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Once Upon a Wrinkle

WOW Fall 1999 Production

Lovely Princess Greta of the Golden Braids and her 5-year younger twin sister, Yetta the Younger, again celebrate their 39/34th birthdays.  In the grand tradition of fairy tales, they all live happily ever after, but not without turmoil caused by witches casting evil spells.  They encounter dancers and villains and a variety of characters appearing as if by magic as they traverse the Enchanted Forest seeking Cosmo the Wizard, who might break the spell.  Michele Penberthy, Terry Shaw, and Wendy Jewett combined their respective directorial, musical, and choreographic skills to produce a rollicking love story filled with music and dance.

Not enough can be said about the contribution of these three individuals.  This was Michele’s sixth show and with each she has pushed the envelope bringing the level of performance to where it is now.  Many an audience member remarked that "Once Upon a Wrinkle" was a major achievement in local theater, and the best yet.

This show was Terry’s debut with WOW, but he came with impeccable credentials.  With consummate skill (musical and personal) he took this bunch of crotchety seniors and £showstopper.  An entire coven of witches danced around their cauldron, cackling with wicked glee.  It was a fitting finale to Act One, as evil had gained the upper hand, the princesses were in despair, and the entire kingdom was inundated with frogs.  Worse yet, the Wizard was yet to be found.

This was direction, musical direction, and choreography at its very best.

Among the many features of this remarkable show was outstanding set design and construction.  Moving from a medieval castle to an enchanted forest to a magic mountain and back to the castle called for creative genius.  Lyle Russell came through (as usual) beyond anyone’s reasonable expectations.  Adroit use of drops, a wishing well, a log, rail fencing, a footbridge, and a Wizard’s retirement palace produced a wonderland ambiance that would prompt even the most cynical to believe in fairy tales.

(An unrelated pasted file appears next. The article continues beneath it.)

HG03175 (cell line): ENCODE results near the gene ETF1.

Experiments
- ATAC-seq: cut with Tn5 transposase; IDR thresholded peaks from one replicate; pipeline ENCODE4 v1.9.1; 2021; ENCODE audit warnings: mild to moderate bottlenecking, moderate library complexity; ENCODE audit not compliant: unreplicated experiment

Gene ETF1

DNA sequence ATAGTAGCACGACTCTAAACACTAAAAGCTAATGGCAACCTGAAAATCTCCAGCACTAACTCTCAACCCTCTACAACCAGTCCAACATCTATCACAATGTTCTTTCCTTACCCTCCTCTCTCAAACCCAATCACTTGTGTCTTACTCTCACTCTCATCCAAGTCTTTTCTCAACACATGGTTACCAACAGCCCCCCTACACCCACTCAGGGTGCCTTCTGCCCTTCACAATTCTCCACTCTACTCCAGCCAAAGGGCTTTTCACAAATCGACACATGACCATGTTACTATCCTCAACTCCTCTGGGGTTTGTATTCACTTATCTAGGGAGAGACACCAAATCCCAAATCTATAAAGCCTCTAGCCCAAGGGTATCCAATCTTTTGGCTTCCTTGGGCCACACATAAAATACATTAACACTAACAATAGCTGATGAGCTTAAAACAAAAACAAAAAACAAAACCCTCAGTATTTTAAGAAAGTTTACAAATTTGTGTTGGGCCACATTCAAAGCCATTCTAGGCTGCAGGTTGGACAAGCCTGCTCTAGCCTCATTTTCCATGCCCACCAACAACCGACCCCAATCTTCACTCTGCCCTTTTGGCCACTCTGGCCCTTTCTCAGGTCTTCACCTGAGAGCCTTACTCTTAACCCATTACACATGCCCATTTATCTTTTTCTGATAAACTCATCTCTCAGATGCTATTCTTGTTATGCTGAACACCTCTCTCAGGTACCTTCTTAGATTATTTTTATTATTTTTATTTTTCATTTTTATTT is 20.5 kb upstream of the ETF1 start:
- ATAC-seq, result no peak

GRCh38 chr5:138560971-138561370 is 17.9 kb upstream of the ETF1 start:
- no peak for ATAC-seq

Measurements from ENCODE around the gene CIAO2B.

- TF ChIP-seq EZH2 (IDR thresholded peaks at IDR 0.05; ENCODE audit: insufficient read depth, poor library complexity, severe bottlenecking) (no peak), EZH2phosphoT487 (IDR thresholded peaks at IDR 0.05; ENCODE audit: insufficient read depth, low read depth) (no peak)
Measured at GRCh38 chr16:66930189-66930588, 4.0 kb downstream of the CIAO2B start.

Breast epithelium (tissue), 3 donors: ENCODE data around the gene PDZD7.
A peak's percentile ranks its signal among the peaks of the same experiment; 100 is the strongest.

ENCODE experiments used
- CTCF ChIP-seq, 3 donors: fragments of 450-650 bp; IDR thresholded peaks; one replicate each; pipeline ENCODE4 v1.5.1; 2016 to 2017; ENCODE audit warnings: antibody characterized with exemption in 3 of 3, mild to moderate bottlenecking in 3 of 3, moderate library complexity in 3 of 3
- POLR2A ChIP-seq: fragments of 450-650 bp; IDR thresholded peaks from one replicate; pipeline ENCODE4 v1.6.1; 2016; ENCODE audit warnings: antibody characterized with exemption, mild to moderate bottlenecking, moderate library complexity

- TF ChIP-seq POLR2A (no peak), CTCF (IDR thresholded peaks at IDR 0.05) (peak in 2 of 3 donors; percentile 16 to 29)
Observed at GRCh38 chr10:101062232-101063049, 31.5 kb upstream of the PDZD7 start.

This was direction, musical direction, and choreography at its very best.

It is the princesses birthday party, but evil is soon afoot.  With "Catlike Tread", Rasputum (Leonard Vickerstaff) and his villainous henchmen plot to steal the Golden Braids.  But for the moment there is still joy in the realm as Princess Yetta the Younger (Julia Taylor) sings her traditional birthday tune, "When You Wish Upon a Star."  While some might view wishing on stars as an opiate for the incurably romantic, it is not so for Yetta - and, after a multitude of vicissitudes, her wish really does come true.  She is soon joined at the party by Princess Greta of the Golden Braids (Mary Petzold), who remarks "It’s a Most Unusual Day."  And indeed it is, for she must bid a fond farewell to her childhood playmate, Lancelot (Bob Williams), as he leaves the kingdom to seek his true identity.  Before his departure, he promises Greta that "I’ll See You Again."  After that things really turn sour for Greta and the Camelotians, as the three UGLY witches cast a spell that converts virtually all the men into (ugh) frogs!  With a chorus of "Greta's Song", a truly lovely melody composed by WOW’s own Newt Buker ringing in their ears, Greta, formerly of the Golden Braids, Marta, her Maid-in-Waiting (Mary Margaret McFarland), and Surely U. Jester (Bill Dergan) depart the kingdom on their quest to find the Wiz, who might restore order and love.

The scene now shifts to the Enchanted Forest, where frogs and other fascinating critters and characters abound.  Frogs come first, with a quartet of them (Lyle Russell, Newt Buker, Bob Williams, and Floyd Smith) observing that "It Isn’t Easy Being Green."  After Marta so beautifully reminds Greta that she must "Try to Remember", more frogs return, this time in a Frog-line ballet that is yet another gem in Wendy Jewett’s lockbox of creativity.  Among the highlights of the Enchanted Forest are Goldilox (Joanie Roper) casting her "Old Black Magic" on Elvis (Chuck Gourley), who promptly gets "All Shook Up."  After they depart to tune his g-string, now enter the Big Bad Wolf (Don Hancock) and Little Red Riding Hood (Jeanne Vosburgh).  In a delightful skit, he howls "Hey There, Little Red Riding Hood" to an unreceptive but hysterically funny victim who is not entirely convinced that she really cares to be "everything a big bad wolf would want."  The weary travelers exit the forest at the Fourth Avenue Troll Bridge, guarded by an oddly friendly troll who, it turns out, was formerly Captain Courageous of the Palace Guard (Sonny Hemingway).  He is yet another victim of the evil witches, but despite his plight, this is one upbeat troll.  He greets the day (and his visitors) with a snappy chorus of "Oh, What a Beautiful Morning."